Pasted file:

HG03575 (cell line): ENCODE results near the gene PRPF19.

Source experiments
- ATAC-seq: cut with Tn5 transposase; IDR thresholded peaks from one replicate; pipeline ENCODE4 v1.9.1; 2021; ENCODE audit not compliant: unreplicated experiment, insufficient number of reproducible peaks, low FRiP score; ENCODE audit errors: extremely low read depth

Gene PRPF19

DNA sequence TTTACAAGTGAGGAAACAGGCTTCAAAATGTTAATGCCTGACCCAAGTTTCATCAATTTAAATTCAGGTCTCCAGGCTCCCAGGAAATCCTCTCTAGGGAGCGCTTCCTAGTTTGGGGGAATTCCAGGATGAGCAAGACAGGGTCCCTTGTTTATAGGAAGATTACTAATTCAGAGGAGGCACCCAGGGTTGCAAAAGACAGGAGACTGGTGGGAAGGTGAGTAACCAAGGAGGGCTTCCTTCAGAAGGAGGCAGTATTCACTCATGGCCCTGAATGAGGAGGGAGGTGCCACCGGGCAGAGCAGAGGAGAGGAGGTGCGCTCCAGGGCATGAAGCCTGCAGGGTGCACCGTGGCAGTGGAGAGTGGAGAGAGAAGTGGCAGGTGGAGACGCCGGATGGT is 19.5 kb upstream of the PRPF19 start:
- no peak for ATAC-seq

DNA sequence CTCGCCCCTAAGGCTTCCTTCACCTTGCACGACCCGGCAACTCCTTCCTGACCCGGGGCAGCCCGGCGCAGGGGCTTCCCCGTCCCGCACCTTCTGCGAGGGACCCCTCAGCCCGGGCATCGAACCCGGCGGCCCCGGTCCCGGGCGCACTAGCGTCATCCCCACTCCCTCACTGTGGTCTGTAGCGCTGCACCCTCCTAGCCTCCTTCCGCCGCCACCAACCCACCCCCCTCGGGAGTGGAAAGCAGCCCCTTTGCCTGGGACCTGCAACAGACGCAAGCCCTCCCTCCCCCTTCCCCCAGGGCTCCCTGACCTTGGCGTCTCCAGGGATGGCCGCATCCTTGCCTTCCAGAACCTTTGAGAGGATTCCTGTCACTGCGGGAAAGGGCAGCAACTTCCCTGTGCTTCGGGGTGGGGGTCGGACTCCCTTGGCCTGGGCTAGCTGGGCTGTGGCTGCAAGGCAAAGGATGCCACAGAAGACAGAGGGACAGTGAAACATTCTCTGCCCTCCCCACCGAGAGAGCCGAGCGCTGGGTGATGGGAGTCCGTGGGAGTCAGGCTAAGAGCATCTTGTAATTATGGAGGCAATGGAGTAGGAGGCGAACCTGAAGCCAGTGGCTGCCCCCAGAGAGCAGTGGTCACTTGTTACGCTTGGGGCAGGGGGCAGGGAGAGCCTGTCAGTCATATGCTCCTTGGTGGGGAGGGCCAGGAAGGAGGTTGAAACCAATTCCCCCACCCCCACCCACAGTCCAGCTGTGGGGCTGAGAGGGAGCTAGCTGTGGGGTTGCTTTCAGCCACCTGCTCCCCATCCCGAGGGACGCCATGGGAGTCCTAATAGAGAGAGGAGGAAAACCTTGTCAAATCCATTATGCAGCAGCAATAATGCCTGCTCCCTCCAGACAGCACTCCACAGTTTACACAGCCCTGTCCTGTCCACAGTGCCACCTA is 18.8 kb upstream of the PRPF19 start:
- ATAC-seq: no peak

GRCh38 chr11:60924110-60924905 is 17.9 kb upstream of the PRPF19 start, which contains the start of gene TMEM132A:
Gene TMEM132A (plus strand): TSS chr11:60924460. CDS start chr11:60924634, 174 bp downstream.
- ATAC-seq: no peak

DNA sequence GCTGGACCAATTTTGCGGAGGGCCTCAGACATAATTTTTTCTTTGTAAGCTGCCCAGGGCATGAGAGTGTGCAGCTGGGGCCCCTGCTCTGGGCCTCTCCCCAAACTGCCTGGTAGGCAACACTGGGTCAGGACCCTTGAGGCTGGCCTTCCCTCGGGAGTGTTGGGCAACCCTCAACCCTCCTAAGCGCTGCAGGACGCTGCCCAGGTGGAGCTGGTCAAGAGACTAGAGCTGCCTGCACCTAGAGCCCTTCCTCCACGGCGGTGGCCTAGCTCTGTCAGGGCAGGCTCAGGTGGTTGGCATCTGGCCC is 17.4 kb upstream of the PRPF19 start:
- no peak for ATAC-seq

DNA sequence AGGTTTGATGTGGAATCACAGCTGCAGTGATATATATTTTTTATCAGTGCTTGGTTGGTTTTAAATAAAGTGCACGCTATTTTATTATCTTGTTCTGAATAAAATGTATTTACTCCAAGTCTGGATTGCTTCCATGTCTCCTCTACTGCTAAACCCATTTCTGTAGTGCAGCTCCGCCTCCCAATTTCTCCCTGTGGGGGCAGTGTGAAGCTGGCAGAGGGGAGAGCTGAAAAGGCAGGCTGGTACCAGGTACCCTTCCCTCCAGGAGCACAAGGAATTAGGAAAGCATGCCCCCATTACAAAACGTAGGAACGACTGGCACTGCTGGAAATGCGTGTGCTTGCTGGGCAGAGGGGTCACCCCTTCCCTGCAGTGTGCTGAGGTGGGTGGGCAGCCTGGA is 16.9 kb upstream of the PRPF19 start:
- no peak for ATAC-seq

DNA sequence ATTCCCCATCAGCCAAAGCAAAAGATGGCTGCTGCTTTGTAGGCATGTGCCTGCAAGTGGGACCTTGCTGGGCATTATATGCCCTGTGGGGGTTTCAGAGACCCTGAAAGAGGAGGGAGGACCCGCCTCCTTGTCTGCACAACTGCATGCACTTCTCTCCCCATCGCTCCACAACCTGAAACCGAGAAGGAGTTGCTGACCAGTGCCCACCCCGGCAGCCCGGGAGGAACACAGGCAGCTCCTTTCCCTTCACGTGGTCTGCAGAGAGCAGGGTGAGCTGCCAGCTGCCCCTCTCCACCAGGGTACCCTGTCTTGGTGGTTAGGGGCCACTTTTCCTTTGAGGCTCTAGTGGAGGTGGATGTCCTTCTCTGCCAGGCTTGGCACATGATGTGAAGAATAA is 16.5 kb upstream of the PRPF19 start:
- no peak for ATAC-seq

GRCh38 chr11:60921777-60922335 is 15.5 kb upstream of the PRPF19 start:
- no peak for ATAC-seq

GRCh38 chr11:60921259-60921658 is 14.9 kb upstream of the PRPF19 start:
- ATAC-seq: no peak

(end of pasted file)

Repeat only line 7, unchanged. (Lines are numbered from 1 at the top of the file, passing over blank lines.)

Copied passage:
DNA sequence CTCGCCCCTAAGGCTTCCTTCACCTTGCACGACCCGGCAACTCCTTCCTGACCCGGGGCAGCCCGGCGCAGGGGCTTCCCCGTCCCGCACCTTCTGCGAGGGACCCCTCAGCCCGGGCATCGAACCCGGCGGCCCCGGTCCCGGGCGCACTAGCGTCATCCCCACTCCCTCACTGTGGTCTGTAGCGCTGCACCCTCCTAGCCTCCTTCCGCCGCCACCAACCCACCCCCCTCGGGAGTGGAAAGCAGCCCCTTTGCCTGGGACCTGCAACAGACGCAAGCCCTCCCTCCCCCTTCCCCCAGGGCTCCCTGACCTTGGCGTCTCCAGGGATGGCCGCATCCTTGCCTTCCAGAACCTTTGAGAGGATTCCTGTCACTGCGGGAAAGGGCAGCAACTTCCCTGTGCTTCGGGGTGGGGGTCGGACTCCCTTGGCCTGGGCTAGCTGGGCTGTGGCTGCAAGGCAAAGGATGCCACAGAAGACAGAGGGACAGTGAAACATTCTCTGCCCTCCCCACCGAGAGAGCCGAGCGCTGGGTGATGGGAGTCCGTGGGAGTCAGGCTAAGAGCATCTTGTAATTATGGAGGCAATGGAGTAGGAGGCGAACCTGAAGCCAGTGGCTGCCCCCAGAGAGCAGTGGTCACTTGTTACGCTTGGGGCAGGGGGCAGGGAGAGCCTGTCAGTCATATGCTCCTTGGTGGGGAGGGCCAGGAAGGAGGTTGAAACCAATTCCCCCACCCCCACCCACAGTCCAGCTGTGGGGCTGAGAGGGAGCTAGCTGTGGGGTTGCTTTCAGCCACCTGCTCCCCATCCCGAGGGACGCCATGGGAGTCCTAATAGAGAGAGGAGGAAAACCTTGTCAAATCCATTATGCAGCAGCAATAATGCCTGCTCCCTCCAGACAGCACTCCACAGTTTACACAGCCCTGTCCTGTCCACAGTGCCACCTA is 18.8 kb upstream of the PRPF19 start: